So, five years into the “decade of terror”, I already stopped caring if we ever caught Osama bin Laden. He wasn’t worth my time.  Donald Rumsfeld seemed just plain evil this morning on the Today show as he talked about killing and how he wanted to do this before the regular world knew who bin Laden was. I’m sure he knew Bin Laden better than I did, and I probably should be worried, but — as a symbol of evil, terror, and all that’s bad in the world about religion– bin Laden had lost his edge for me. Rumsfeld was still stuck hating and his violence became him. No wonder he has heart problems (or is that Cheney? — anyway…)   Maybe it’s just because our military and government did such a good job protecting us, I no longer considered Al Qaeda a real threat.  I had forgotten Bin Laden was being chased. There were enough terrorists running around the planet, I didn’t care anymore about “the Original”.  In short, I didn’t miss Bin Laden because I forgot about him.

So, today, to use the words of the “honorable William McCarthy, esq.”, I’m not missing Bin Laden already.

Peace,

John

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4 thoughts on “Not Missing Bin Laden Already… (thanks, Bill)

  1. You really think anger and violence are part of the healing/recovery process? No, they are parts of the scapegoating process, which does not bring peace or healing…just more anger and violence.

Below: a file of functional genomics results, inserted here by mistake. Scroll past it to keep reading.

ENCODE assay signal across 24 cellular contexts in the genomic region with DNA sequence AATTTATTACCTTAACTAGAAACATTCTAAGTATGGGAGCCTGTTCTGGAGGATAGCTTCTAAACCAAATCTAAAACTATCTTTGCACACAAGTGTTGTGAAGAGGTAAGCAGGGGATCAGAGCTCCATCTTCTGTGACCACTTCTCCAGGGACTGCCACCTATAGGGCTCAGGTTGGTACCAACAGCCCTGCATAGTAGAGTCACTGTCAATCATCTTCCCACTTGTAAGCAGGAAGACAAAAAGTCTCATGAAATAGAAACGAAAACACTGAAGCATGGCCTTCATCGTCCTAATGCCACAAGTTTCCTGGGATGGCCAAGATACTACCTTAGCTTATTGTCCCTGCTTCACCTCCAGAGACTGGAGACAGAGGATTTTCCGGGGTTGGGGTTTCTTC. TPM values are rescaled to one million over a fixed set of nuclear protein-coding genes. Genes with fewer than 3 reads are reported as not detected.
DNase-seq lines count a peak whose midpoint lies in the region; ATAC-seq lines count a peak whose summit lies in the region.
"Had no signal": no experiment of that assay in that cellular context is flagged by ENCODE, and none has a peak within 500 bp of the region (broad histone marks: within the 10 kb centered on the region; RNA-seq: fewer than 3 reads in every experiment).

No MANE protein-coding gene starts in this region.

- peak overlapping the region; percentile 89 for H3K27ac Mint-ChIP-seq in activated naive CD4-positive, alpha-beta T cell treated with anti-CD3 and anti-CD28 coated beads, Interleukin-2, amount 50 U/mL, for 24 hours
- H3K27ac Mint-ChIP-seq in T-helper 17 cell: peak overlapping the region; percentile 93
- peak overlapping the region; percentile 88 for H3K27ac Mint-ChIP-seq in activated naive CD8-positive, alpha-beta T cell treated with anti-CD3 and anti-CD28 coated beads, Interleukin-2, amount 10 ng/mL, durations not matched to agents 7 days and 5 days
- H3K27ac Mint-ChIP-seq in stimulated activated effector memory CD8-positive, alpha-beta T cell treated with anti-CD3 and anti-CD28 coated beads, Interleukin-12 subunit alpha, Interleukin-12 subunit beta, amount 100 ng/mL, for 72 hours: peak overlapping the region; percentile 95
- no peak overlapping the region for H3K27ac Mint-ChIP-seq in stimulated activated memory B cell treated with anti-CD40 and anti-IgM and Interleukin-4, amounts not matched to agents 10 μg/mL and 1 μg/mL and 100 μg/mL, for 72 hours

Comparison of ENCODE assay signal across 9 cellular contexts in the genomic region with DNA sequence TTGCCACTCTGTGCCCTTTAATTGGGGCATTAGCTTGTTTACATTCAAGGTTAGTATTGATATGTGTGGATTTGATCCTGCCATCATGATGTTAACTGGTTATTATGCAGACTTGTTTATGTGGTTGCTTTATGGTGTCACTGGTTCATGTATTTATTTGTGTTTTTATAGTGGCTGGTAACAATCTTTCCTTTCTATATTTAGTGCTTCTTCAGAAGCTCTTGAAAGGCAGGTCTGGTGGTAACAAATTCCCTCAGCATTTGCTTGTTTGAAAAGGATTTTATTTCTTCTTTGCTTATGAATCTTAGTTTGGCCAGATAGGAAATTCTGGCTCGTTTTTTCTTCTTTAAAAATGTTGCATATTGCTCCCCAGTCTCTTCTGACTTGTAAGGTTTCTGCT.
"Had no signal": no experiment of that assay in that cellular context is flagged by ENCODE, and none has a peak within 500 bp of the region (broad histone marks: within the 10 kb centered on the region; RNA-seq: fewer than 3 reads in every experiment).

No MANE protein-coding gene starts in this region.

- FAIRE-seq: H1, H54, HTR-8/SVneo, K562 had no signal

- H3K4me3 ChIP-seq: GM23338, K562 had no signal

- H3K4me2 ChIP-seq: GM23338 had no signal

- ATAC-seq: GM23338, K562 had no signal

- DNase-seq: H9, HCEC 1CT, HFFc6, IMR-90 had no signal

• Lisa: apparently, we’re going to have to agree to disagree because, yes, I do think they’re –from a psychological perspective — part of the healing process — Not fun, but necessary as part of forgiveness. violence (expressed as rage, not against another person) is often needed to heal trauma. I still haven’t read the theologian you suggested yet, so I can’t argue from that perspective, But, yes, that’s my experience. Peace, John

  2. I’m with you, John- I’m ready to move on.

    I have a weird mix of emotions here too, but they all seem to cancel each other out and make me ready to forget about him and move on with my life. Where’s my breakfast?

  3. John,
    Like you, I didn’t know what to feel. I’m relieved that he’s gone, but I don’t feel glad that he was killed. I hope that without him, al qaeda will be less organized, but I worry that they will plan more violence against us. I don’t consider myself a pacifist, as I am sure that I would fight to defend myself or another person. (Actually, I did put myself in danger once, without really thinking. Newt and I had left Doug’s apartment one night, but we were in separate cars parked in different directions. When I got to a corner, one guy jumped another and was pounding on him. so I just stood there and started yelling at him. Fortunately the pound-er jumped up and ran off. When I asked the other guy if he was alright, he grumbled that he was, though he definitely did not want me around.)
    Also, is it a good thing to “remove” someone, because s/he is likely to cause the deaths of even more people? I’m thinking of the plot to assassinate Hitler, in which Dietrich Bonhoeffer was involved. I don’t think this issue has any cut and dried answer. It needs to be struggled with.
    I liked your comment about Patricia Cornwell. (Made me LOL.) I gave up on Cornwell, not only because of the extreme violence, but because it was always directed in some way at her or her loved ones. How many medical examiners does that happen to – over and ovre?